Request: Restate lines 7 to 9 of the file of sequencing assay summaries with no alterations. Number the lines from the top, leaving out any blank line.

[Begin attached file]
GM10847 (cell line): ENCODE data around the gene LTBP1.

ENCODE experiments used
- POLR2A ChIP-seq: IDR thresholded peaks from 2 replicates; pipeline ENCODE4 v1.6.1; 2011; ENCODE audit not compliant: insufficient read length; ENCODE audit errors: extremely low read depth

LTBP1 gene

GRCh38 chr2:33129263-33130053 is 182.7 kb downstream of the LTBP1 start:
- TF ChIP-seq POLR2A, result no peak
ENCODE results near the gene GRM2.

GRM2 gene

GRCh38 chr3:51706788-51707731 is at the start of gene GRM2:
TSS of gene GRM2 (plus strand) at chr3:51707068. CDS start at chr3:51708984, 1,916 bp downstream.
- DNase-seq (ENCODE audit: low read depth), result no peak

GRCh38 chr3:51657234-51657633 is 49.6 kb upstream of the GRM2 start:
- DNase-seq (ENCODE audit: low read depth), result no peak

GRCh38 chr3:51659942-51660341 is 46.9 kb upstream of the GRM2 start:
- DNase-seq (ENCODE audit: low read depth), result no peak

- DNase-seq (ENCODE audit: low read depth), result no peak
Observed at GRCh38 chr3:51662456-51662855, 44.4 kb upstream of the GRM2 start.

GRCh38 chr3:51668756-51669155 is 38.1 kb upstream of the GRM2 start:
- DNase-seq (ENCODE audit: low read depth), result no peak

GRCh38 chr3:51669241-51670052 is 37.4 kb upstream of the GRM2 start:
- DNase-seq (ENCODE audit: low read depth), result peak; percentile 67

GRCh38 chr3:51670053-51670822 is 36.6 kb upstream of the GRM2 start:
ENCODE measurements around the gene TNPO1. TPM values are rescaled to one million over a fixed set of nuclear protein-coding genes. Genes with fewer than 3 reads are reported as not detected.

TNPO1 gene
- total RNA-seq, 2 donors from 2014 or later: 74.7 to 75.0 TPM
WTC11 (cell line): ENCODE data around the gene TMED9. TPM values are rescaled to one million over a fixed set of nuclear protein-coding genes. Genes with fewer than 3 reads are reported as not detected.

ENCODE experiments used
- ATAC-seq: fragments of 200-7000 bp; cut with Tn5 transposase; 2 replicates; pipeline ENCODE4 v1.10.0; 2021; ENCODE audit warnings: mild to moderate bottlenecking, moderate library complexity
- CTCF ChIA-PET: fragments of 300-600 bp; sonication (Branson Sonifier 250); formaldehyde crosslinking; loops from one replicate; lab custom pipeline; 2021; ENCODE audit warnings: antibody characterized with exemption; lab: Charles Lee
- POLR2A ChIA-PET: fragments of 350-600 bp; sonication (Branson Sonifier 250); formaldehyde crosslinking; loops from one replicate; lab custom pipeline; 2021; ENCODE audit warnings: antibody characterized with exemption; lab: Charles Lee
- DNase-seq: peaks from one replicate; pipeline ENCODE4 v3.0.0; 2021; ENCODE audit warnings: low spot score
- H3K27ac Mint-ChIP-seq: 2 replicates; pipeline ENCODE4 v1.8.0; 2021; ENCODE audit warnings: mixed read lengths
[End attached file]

ENCODE results near the gene GRM2.

GRM2 gene

GRCh38 chr3:51706788-51707731 is at the start of gene GRM2: